Convo 3

Are you ready for a courageous conversation?

Navigating sales methods, appraisals, and negotiation

It’s my catch cry at the moment to our Sales Associates – Are you having Courageous Conversations? In challenging times of real estate when the elephant is in the room, you need to speak about it! Wherever you sit in the process – agent, seller or buyer the important conversations are not the easy ones.

You will have read a variety of commentary from our media on the state of our property market, values down, volumes down, cost of servicing a mortgage up. While it’s easy to put a negative spin for click bait purposes, and not tell the full picture within property stories for effect, the facts are still the facts. On the flip side, many of my peers in the world of real estate talk of not focusing on the negatives, seek out the positives and spin the commentary the other way in order to keep our people and our market upbeat and moving. I espouse telling it how it is, very dependent on circumstance of the customer, the property and the dynamics that are at play at a given time.

At a micro level I know there will be sales people / agents who will spin the positives to the extreme, including using old sales statistics, or conveniently not including the most current sales, and low and behold value a prospective vendors property on the upside in order to inflate the appraised value, inflate expectation and win the listing. Did I say that? Surely professional sales people wouldn’t do such a thing? I guess the key word is professional. Appraisals are not an exact science, so we need to accept that in a declining market we are not going to get it right all the time, but unlike the 2021 rising market where if one undercooked it the result was generally one of elation anyway, the result at the end of the sales process in 2023 could be like eating sour grapes. If a seller has an expectation somewhat higher than market reality they need to know!

In our sales and training meetings we talk of ensuring we are the trusted advisor, if the advice is “don’t bring your home to the market” – give it. Knowledge and expertise from your salesperson, their colleagues, management and the support available to the customer is fundamental in selecting who you work with amongst a myriad of real estate companies and agents. No time is more important than now, as the market continues to be unpredictable. While it is important that your salesperson is ‘nice’ and communicates well, sometimes nice on its own doesn’t sell a home or maximise value. Only when you have knowledge and expertise can you put a strategy together for a specific vendor and home, in order to then implement it effectively.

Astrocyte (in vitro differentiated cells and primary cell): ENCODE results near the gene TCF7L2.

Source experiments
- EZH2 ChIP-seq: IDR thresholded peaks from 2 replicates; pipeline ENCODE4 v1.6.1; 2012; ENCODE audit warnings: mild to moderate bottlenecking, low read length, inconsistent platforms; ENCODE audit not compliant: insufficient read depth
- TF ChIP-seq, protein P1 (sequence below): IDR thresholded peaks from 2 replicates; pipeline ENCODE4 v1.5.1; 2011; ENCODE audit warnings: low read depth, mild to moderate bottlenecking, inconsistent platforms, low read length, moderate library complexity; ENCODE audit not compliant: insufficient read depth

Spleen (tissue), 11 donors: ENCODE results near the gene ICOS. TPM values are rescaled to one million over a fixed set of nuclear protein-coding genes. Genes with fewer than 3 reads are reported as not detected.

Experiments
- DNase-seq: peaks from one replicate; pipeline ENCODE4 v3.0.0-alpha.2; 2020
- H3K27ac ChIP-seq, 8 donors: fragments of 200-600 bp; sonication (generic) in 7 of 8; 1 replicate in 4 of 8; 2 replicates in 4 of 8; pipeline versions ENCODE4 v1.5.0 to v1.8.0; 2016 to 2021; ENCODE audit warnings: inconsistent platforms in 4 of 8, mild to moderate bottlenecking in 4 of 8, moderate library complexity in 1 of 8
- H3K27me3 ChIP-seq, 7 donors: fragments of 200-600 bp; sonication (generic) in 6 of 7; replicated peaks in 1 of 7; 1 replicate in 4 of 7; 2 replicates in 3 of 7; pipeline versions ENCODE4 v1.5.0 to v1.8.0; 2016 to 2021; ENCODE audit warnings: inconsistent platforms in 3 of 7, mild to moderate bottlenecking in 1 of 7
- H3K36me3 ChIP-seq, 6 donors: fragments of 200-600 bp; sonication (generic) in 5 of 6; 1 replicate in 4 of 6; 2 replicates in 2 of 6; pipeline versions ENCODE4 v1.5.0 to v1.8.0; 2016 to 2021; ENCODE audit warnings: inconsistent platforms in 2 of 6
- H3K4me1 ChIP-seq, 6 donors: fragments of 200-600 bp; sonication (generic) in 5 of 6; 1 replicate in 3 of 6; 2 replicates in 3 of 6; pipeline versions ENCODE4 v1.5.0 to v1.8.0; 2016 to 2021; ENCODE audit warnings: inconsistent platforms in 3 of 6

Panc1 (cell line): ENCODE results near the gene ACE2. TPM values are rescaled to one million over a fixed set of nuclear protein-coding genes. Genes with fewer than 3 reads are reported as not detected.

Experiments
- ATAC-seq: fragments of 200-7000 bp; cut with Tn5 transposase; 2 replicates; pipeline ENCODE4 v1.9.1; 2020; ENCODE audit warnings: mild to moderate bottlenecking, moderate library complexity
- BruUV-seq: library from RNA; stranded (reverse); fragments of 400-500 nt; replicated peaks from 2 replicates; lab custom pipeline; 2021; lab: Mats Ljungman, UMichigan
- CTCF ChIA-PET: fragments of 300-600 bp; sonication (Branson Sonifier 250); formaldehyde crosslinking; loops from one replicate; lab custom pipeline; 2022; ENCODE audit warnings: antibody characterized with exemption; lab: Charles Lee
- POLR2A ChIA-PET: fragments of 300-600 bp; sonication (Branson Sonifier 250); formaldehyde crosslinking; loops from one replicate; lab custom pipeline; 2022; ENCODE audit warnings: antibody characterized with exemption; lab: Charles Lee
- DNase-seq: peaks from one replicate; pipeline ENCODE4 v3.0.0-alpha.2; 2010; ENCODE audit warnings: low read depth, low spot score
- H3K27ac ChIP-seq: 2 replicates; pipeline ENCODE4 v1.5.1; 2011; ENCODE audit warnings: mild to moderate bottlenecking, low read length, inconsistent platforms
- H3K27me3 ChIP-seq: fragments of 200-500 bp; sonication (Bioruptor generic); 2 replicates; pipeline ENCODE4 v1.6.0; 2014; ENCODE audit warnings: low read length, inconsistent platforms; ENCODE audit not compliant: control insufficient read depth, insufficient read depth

Maximising value comes down to a number of factors, including choosing the right method of sale that’s fit for the property and fit for the purchasers most likely to have interest and seeking such a home. A salesperson who is a one trick pony might not have the skillset. Detailing the home, the specifications and considering defects before they are discovered in the selling phase by purchasers and become barriers to the sale, or barriers to optimising sales value is vital. Conversations about contentious building materials must be had. Perhaps the most important skillset currently is the art of negotiation, and it is probably one of the biggest gaps in many agents repertoire. Negotiation is not always meeting in the middle! Sales methods and negotiations is a vast topic, and I’ll leave it for next time.

Fraser Holland

Fraser Holland

Managing Director of Central Region


Local Experts. Local Knowledge

Our people are the best in the business and are motivated by securing the best possible price for your property. When you work with our agents, you will receive service like no other, and a tailored marketing plan to achieve the best possible outcome. 

Find a local agent